The one game that Tunic creator Andrew Shouldice never mentioned by name during an E3 2018 hands-off demo of the new indie action-adventure was Dark Souls. In fact, Shouldice actively refused to mention it, as if the From Software title that spawned a thousand comparisons was the Voldemort of video games.
While demoing the game’s lock-on targeting and melee combat system (which involved dodging and blocking incoming attacks with shields while managing a stamina meter), Shouldice looked at us and said, “It’s been drawing a lot of comparisons to one game. You know what game. I’m not going to say what game it is.”
So I’m going to say it.
Dark Souls. It’s Dark Souls. It’s an indie Dark Souls.
Others in the room drew comparisons to the original Legend of Zelda, and it’s not a bad comparison. The whole point of the game is that you’re a small fox who wears a green tunic and swings a sword, exploring an antagonistic world without any real prompting to guide you. Tunic‘s dungeons, too, are more like early Zelda dungeons: less about solving simple puzzles and more about clearing out rooms of enemies before proceeding to the next enemy-filled room.
But, I mean, come on. That’s pretty much what Dark Souls is as well, and then you’ve got the very Souls-like combat on top of that. The freaking checkpoints will even refill your health items, just like bonfires. And top it off, unlike in Zelda, Tunic‘s combat appears to require a decent amount of skill and concentration. It doesn’t seem to have a leveling system, although a later part of the game showed the character with more hearts of health than they had previously.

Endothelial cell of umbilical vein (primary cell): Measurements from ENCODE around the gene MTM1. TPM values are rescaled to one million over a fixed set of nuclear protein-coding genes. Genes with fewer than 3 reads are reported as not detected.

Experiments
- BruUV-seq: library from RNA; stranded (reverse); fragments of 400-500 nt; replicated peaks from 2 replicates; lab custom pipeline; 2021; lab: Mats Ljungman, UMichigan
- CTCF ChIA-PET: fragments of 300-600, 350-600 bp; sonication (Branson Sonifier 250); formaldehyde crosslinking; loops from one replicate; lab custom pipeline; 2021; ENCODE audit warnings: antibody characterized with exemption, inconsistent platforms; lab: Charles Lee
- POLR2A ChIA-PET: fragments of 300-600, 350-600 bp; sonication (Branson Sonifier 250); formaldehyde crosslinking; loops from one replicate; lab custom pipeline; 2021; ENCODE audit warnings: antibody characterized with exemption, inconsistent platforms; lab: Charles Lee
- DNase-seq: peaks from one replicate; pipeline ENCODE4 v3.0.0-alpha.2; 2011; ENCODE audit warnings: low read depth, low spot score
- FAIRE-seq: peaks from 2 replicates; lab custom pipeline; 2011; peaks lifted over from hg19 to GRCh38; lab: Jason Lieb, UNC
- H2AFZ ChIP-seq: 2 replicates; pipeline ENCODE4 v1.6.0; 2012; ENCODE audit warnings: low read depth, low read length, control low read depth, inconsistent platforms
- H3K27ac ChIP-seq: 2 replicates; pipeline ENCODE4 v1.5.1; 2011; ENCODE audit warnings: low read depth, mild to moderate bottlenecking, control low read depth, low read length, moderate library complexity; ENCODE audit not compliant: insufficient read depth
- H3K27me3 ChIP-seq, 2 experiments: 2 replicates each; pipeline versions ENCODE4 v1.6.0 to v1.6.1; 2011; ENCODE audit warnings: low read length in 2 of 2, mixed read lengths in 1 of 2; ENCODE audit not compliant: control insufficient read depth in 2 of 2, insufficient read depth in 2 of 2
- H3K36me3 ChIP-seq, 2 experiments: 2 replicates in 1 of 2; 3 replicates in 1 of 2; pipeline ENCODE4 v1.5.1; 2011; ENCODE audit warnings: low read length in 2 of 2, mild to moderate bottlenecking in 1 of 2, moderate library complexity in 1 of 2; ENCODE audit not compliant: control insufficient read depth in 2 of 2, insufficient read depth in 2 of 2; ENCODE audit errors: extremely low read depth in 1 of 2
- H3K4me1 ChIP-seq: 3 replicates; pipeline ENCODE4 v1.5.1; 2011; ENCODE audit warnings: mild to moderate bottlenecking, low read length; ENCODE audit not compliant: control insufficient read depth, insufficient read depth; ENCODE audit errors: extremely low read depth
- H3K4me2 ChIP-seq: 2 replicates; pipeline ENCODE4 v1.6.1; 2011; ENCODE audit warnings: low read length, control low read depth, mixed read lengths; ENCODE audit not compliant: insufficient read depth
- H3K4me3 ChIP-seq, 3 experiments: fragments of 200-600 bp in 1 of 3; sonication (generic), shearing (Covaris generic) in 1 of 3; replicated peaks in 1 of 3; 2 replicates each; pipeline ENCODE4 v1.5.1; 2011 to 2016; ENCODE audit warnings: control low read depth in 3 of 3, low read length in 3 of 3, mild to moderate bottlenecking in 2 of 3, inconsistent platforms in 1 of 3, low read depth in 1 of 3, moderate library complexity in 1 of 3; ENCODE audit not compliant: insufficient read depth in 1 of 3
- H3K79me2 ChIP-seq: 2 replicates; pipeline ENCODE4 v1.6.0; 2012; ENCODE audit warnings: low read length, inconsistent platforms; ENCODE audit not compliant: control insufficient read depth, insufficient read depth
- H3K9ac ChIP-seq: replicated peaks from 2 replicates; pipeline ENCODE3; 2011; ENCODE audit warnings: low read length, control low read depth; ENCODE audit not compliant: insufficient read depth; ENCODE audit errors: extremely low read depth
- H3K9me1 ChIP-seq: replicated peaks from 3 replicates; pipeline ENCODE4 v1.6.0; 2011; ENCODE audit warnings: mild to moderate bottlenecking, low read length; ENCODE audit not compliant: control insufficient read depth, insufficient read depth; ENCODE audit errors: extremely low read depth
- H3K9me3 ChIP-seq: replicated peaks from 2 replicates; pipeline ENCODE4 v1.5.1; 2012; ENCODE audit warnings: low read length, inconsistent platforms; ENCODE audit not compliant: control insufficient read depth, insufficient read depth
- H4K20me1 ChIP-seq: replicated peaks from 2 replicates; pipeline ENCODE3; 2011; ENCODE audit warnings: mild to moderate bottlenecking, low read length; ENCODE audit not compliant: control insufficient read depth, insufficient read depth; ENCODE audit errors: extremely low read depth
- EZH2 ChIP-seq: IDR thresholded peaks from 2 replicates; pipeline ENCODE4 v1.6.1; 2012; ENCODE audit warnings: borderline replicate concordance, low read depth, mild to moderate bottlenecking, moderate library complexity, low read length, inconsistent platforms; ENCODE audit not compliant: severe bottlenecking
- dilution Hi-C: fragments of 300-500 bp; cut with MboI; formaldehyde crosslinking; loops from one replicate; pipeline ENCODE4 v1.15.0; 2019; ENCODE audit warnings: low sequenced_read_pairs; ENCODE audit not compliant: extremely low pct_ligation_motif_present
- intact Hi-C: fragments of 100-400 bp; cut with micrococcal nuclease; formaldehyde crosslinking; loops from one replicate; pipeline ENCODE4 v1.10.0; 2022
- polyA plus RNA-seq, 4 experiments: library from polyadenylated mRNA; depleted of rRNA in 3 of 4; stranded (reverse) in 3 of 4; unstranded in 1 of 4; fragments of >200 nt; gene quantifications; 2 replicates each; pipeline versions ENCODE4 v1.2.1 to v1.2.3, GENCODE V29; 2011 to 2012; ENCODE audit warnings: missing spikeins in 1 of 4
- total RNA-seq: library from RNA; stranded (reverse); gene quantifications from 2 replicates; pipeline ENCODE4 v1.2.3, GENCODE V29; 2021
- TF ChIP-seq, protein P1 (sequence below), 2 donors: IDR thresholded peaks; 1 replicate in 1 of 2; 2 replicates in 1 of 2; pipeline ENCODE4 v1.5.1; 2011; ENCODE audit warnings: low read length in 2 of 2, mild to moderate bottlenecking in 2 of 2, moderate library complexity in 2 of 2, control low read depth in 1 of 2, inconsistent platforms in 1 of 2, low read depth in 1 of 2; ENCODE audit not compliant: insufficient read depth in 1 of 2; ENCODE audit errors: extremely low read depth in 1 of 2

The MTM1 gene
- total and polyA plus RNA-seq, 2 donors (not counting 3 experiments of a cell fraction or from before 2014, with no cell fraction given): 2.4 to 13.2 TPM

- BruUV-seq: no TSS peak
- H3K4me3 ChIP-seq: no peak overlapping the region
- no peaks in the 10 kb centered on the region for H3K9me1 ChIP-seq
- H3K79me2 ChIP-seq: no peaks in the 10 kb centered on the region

This places Tunic firmly in the company of the many indie games like it that have come before. Hyper Light Drifter and Bastion are the most obvious comparisons, and more recent releases like Moonlighter (which has the added benefit of a shop-management system) and Swords of Ditto! also immediately come to mind.
That’s not to say that Tunic is completely lacking for novelty. Hidden throughout the game are ripped up pieces of what looks like an old-school video game manuals, presented as if they were ancient documents, complete with the game’s indecipherable fake language that can be found on sign posts throughout the world.
I asked Shouldice if Tunic‘s language, like Fez‘s, could be deciphered. Should I play the game with a notebook and pen handy?
Not really, Shouldice said. The language, it turns out, is there more for texture, to make the world that the player inhabits feel even more foreign and unwelcoming.
Here’s the thing: I love indie hack-and-slash action games, and I have a feeling I’ll love Tunic. The combat seems fun, the art direction is pretty, and it’s undoubtedly a labor of love, which means it has craftsmanship and heart for days.
But, deep down, what it really is, whether anyone wants to admit it or not, is indie Dark Souls with a fox.
Tunic is coming to Xbox One and PC sometime in 2018.